How Google Tracks Your Personal Information

 

Part 1:

How Google Tracks Your Personal Information

When lazy journalists are pessimistic about Amazon’s Alexa or Google Home, they say stuff like: “Even Orwell couldn’t have predicted that we’d willingly bring Big Brother into our own homes.”

What they fail to mention is our willingness to exchange privacy for convenience didn’t start with the advent of virtual assistants. It started in the early 2000s, when people—in return for having access to Google products and seeing more relevant ads—allowed Google to have all their data.

Today, Google provides marketers like me with so much of your personal data that we can infer more about you from it than from any camera or microphone.

There have never been more opportunities for marketers like me to exploit your data. Today, 40,000 Google search queries are conducted every second. That’s 3.5 billion searches per day,…

In case you were starting to feel a semblance of happiness, what with the holidays around the corner, here is a complete checklist of everything Google knows about you—thereby all the ways you’re tracked—as of December 2018:

  • Your age
  • Your income
  • Your gender
  • Your parental status
  • Your relationship status
  • Your browsing history (long-term and short-term)
  • Your device (phone, tablet, desktop, TV)
  • Your physical location
  • The age of your child (toddler, infant, etc.)
  • How well you did in high school
  • The degree you hold
  • The time (of day) of your Google usage
  • The language you speak
  • Whether you’ve just had a major life event
  • Your home ownership status
  • Your mobile carrier
  • The exact words you enter into Google search
  • The context and topics of the websites you visit
  • The products you buy
  • The products you have almost bought
  • Your Wi-Fi type
  • Your proximity to a cell tower
  • Your app installation history
  • The amount of time you spend on certain apps
  • Your operating system
  • The contents of your email
  • The time you spend on certain websites
  • Whether you’re moving (e.g., into a new home)
  • Whether you’re moving (e.g., walking or on a train)

* The above targeting methods are made available to search engine marketers by Google within marketers’ Ads UI. Info is also freely available here.

For as long as you’ve been using Google, Google has been building a “citizen profile” on you. This profile contains:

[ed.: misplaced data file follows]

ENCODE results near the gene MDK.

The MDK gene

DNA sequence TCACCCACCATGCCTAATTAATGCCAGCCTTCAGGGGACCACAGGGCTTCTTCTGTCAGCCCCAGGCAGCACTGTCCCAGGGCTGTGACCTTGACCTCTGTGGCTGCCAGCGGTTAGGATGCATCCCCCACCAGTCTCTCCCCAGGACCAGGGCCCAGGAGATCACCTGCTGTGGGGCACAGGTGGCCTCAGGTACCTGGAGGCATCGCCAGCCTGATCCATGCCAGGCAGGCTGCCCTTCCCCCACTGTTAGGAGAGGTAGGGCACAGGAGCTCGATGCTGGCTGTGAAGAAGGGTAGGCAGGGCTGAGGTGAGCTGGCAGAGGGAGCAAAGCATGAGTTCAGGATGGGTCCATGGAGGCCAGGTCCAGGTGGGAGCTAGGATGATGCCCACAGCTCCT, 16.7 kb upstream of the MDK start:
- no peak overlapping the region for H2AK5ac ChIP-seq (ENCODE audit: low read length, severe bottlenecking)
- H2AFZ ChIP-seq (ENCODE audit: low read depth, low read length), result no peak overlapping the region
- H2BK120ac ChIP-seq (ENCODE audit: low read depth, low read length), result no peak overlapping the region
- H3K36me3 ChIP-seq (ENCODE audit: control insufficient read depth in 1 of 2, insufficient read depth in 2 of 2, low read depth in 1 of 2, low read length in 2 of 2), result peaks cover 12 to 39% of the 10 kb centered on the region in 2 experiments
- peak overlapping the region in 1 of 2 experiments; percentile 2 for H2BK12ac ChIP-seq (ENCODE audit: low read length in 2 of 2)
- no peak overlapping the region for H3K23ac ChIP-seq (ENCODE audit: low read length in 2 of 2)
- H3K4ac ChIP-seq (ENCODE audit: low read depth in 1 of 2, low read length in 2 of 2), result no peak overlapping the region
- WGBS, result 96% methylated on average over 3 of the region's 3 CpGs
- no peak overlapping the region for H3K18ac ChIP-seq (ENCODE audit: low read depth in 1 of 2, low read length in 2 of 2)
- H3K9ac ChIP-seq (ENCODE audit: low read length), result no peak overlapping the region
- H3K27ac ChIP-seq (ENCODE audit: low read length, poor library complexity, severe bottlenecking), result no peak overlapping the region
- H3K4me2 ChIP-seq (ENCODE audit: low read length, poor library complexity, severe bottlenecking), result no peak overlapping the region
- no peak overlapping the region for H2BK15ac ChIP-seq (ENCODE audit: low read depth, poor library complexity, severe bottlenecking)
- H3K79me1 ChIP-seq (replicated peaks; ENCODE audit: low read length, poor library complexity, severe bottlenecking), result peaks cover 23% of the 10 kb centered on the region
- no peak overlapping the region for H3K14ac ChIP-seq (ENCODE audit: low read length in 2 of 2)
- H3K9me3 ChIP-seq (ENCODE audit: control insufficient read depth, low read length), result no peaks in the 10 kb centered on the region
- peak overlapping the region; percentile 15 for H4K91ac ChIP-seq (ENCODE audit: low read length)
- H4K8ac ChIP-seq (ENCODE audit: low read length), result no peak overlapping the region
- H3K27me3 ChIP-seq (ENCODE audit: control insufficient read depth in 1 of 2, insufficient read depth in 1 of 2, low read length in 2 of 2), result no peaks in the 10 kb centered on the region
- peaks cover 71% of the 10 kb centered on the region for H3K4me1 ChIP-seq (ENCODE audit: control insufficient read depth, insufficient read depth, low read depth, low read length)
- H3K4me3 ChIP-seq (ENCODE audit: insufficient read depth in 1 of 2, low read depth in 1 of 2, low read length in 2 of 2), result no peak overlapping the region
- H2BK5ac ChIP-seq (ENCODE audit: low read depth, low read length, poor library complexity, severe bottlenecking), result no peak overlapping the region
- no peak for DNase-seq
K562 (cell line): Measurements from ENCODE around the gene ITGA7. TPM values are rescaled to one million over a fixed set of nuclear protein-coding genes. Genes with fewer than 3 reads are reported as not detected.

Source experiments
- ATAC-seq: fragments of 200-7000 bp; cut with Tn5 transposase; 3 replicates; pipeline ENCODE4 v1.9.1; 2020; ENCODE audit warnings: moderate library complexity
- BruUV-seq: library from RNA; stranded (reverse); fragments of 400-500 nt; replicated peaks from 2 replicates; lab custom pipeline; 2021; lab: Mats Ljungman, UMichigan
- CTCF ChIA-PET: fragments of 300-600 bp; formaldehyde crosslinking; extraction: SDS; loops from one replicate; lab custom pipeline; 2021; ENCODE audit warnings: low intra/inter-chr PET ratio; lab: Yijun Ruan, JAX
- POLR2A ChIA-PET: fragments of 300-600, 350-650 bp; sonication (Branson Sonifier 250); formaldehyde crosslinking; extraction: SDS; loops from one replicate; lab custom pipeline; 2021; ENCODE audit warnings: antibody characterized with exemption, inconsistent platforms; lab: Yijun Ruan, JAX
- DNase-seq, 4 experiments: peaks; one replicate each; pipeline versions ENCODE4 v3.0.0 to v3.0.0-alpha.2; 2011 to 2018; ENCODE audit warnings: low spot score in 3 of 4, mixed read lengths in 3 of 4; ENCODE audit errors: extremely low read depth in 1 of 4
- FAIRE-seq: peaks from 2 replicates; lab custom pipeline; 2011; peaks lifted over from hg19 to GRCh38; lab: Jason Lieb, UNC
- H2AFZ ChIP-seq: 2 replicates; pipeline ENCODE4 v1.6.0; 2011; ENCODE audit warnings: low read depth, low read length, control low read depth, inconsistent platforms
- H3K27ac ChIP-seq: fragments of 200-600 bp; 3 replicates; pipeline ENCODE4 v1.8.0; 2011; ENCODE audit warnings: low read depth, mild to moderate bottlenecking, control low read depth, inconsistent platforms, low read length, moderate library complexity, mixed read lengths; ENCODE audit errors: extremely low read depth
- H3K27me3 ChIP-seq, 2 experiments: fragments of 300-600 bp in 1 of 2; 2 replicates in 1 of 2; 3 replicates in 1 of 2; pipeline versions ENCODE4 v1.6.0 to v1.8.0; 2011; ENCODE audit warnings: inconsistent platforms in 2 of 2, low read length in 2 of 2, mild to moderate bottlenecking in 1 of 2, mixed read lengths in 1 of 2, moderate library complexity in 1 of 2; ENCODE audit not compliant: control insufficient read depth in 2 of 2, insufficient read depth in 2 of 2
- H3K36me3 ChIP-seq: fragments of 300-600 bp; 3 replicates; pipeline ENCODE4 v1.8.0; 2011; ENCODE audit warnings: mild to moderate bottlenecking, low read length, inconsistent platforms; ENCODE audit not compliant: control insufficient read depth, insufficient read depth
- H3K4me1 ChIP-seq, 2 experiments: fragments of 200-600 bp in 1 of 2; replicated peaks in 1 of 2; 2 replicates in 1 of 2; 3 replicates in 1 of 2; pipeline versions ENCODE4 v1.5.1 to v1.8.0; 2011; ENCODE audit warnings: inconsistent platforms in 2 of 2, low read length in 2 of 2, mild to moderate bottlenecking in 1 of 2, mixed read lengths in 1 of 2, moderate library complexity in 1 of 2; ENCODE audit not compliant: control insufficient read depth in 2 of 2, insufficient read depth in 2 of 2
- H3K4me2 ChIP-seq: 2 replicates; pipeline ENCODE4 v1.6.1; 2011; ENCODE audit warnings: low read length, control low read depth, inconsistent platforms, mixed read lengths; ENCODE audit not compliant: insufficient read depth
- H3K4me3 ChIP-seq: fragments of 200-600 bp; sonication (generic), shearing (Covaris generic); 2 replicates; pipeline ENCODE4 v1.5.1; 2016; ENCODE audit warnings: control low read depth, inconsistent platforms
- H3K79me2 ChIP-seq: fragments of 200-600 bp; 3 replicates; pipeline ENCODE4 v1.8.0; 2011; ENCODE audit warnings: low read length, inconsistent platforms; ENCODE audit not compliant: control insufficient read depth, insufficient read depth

Full article – medium.com

 

Part 2:

How Google Marketers Exploit Your Discomfort

Today, three out of four smartphone owners turn to Google first to address their immediate needs. As a result, Google marketers like me must survive on our ability to play on your impatience and impulsiveness when you’re using a mobile device. We must be there to serve you an ad in your “micro-moment,” the second you decide to use your phone to alleviate the discomfort of not having “it” now — whether “it” is a last-minute sale, directions to a soon-closing store, information about a fast-filling class, or anything else.

As Google plainly phrases it, micro-moments are the “intent-rich moments when decisions are made, and preferences shaped.” This belies what Google can’t say: Your need-it-now mentality usually comes with uncomfortable feelings of anxiety and fear. When you’re shopping in this mindset (for anything, not just a product), your restraint is clouded by emotion. Your immediate transactional, navigational, or informational “need” is conflated with a desire for your bad feelings to go away.

 

Full article – medium.com

 

Part 3:

How Marketers Use Redirect Ads to Deceive You

Redirection” is a catchall term for a form of bait-and-switch deception used by Google marketers. A helpful ad on Google will match a searcher’s keywords with a relevant landing page, but redirect ads provide counter-messaging and often alternative destinations that go against the search words.

For example, if you search Google for “iPhone 6S,” you’re predictably going to be shown an ad for the iPhone 6S. By clicking that ad, you’ll probably land on a page where you can buy one. A redirect ad, however, might twist your search and prompt you with something like this for a Galaxy S6 instead:

 

Full article – medium.com

 

I got the info from – NOGAPPS (Telegram – Group)